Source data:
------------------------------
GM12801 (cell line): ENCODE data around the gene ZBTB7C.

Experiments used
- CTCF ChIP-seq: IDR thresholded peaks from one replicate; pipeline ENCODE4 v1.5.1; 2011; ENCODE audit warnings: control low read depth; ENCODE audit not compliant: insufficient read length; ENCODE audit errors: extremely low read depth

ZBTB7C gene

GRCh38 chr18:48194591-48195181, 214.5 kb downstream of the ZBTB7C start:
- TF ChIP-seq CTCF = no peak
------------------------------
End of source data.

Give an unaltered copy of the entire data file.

GM12801 (cell line): ENCODE data around the gene ZBTB7C.

Experiments used
- CTCF ChIP-seq: IDR thresholded peaks from one replicate; pipeline ENCODE4 v1.5.1; 2011; ENCODE audit warnings: control low read depth; ENCODE audit not compliant: insufficient read length; ENCODE audit errors: extremely low read depth

ZBTB7C gene

GRCh38 chr18:48194591-48195181, 214.5 kb downstream of the ZBTB7C start:
- TF ChIP-seq CTCF = no peak